If you’ve been injured in a slip-and-fall accident, your lawyer needs proof of your losses to make a compelling case for compensation. This includes photographic evidence, security camera footage, and witness statements.

Property owners must keep their premises free of hazardous conditions. They may be liable for your injuries if they knew about the dangerous condition but failed to remove it or give warning signs.

Medical Records

To win a slip and fall case, you must prove that someone else—the property owner—was negligent in how they maintained their premises. This includes demonstrating that the property owner knew or should have known of a dangerous condition and failed to remove it, warn customers or guests about it, or fix the problem promptly.

Injured victims must document the severity of their injuries by obtaining medical records from all healthcare providers who treated them. These include hospitals, doctors, specialists, therapists, and other professionals. The medical records should reflect the cause of the injuries, how they are being treated, and their impact on the victim’s life.

The best way to obtain this type of evidence is by working with a Sebastian slip and fall lawyer. Attorneys specializing in slip and fall accidents can quickly identify and secure the evidence you need to build a strong claim. They can also help you recover the total amount of compensation you deserve.


When proving negligence, a picture is worth a thousand words. You, or a trusted person, must take photographs of the scene immediately after the incident to preserve valuable evidence for your claim.

Take pictures from several angles to help your attorney fully understand the circumstances surrounding the accident. Your photos can also help show any slippery substance that caused your fall, including track marks, drag marks, or shoe imprints.

Photographs can also show any lack of caution signs, further proving a property owner’s negligent behavior. They can also document any injuries you suffered in the fall, such as cuts, bruises, and other damage.

It’s important to continue taking photos of your injuries throughout the healing process. This will make it harder for the defendant’s defense team to argue that you are exaggerating your injuries. You can also include close-up shots of your injuries to show the extent and gravity of your harm.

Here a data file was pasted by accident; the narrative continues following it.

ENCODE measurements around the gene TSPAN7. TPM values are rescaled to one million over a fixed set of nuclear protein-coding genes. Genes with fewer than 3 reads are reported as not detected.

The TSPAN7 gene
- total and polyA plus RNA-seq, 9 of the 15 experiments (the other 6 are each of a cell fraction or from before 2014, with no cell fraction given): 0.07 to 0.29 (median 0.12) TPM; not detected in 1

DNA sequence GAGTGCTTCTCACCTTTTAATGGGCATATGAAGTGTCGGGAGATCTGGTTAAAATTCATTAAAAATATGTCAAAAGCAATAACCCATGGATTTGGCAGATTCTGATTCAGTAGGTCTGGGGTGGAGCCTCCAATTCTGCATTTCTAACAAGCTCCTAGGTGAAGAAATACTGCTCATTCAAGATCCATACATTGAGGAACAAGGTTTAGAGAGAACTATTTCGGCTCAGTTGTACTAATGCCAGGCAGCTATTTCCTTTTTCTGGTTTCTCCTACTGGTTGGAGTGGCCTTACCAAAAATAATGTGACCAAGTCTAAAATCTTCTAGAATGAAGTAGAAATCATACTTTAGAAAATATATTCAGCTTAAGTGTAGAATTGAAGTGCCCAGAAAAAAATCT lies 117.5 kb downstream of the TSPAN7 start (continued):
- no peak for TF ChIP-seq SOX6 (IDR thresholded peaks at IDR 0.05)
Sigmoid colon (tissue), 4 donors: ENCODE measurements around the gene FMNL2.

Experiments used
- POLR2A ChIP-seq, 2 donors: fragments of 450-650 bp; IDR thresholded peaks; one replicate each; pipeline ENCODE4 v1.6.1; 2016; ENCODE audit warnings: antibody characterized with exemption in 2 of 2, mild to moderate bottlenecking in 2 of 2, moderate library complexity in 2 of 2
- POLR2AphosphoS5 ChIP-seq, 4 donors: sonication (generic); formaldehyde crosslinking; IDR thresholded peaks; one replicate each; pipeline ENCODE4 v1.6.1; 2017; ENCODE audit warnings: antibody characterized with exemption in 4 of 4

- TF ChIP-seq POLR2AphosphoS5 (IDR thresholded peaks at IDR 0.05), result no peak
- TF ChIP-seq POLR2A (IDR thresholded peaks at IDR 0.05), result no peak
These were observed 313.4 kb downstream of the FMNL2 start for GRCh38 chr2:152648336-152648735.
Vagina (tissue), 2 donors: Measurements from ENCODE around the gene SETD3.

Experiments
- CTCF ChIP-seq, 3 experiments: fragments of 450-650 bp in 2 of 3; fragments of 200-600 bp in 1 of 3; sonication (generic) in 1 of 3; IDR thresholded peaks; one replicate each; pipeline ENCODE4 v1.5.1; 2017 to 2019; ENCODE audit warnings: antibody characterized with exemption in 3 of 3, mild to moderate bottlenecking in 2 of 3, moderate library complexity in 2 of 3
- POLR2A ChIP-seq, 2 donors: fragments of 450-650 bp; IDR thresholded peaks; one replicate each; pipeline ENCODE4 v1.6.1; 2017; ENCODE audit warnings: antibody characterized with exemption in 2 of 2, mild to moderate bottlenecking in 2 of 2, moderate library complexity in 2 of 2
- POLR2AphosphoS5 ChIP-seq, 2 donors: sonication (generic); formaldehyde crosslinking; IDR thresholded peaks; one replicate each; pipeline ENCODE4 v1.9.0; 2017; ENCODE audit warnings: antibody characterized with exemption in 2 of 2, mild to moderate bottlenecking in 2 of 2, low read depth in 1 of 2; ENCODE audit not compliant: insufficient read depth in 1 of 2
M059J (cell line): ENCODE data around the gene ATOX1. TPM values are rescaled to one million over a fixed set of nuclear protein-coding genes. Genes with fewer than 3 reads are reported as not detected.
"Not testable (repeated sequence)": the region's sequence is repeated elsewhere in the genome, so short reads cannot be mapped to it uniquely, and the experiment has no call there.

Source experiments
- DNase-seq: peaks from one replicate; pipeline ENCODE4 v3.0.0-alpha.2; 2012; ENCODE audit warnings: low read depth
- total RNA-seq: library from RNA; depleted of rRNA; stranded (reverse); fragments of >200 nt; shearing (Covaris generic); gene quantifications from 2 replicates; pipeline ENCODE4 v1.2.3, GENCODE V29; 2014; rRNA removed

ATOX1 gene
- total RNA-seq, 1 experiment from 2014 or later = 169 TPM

Witness Statements

Witness statements, whether written or spoken, can be invaluable pieces of evidence in your slip-and-fall claim. A good lawyer will seek eyewitnesses while their memories are fresh and have them make written statements for your case.

An eyewitness account can provide important insight into a critical element of your claim—whether the property owner was negligent in maintaining their premises. It can also shed light on the cause of your accident, such as an improperly waxed floor or a dangerous condition caused by a defective product.

However, not all witness statements are equal. Witnesses should only write or talk about what they observed. Guesses, opinions, and quick conclusions don’t add much to a claim. A reliable witness can help you establish liability, validate your injuries, and prove the extent of your losses, making it more likely that an insurance company will settle for a fair amount.


In a slip and fall case, evidence such as cell phone videos of the accident or security footage can be vital in your claim. These visual documents can prove various things, such as the condition that caused your accident, how long the hazard existed, and whether the defendant had actual or constructive notice of it.

The best way to obtain such video evidence is through a spoliation letter, which alerts the property owner or business that a personal injury claim has been filed and demands that they preserve relevant footage. However, many companies do not willingly hand over video of an incident, significantly if it does not benefit their company, and they may attempt to destroy or overwrite the evidence. That is why it is essential to have an experienced slip-and-fall lawyer who can request this footage and get it admitted as evidence in court.